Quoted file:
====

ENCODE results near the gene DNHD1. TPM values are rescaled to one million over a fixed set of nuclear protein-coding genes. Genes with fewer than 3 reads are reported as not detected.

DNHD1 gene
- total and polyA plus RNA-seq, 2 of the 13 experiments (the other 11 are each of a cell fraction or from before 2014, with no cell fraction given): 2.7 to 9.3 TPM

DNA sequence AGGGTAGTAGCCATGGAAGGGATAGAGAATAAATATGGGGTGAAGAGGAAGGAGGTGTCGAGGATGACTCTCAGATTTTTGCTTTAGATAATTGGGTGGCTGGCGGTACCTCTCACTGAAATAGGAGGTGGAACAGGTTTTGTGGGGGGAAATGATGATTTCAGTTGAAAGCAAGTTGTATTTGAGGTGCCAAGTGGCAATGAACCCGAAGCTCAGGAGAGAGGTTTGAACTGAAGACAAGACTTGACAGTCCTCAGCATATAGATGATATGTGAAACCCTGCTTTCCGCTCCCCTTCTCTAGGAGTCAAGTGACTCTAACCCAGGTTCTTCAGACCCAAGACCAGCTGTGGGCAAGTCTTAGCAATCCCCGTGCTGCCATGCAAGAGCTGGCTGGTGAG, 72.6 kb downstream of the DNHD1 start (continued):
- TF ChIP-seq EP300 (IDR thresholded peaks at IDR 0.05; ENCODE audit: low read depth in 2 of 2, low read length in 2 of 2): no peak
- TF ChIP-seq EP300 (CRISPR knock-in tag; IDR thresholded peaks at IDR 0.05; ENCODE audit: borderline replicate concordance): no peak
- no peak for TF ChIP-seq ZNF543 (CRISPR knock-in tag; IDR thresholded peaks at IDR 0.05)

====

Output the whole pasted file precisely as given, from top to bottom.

ENCODE results near the gene DNHD1. TPM values are rescaled to one million over a fixed set of nuclear protein-coding genes. Genes with fewer than 3 reads are reported as not detected.

DNHD1 gene
- total and polyA plus RNA-seq, 2 of the 13 experiments (the other 11 are each of a cell fraction or from before 2014, with no cell fraction given): 2.7 to 9.3 TPM

DNA sequence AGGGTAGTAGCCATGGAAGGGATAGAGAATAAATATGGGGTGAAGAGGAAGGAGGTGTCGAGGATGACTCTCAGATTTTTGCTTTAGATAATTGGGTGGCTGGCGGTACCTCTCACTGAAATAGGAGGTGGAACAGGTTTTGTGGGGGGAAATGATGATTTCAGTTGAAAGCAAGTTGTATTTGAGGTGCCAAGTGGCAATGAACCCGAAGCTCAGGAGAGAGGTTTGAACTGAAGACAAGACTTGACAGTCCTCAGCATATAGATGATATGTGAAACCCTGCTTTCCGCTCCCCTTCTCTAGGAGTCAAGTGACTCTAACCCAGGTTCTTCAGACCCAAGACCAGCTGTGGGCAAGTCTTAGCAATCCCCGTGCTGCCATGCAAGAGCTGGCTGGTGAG, 72.6 kb downstream of the DNHD1 start (continued):
- TF ChIP-seq EP300 (IDR thresholded peaks at IDR 0.05; ENCODE audit: low read depth in 2 of 2, low read length in 2 of 2): no peak
- TF ChIP-seq EP300 (CRISPR knock-in tag; IDR thresholded peaks at IDR 0.05; ENCODE audit: borderline replicate concordance): no peak
- no peak for TF ChIP-seq ZNF543 (CRISPR knock-in tag; IDR thresholded peaks at IDR 0.05)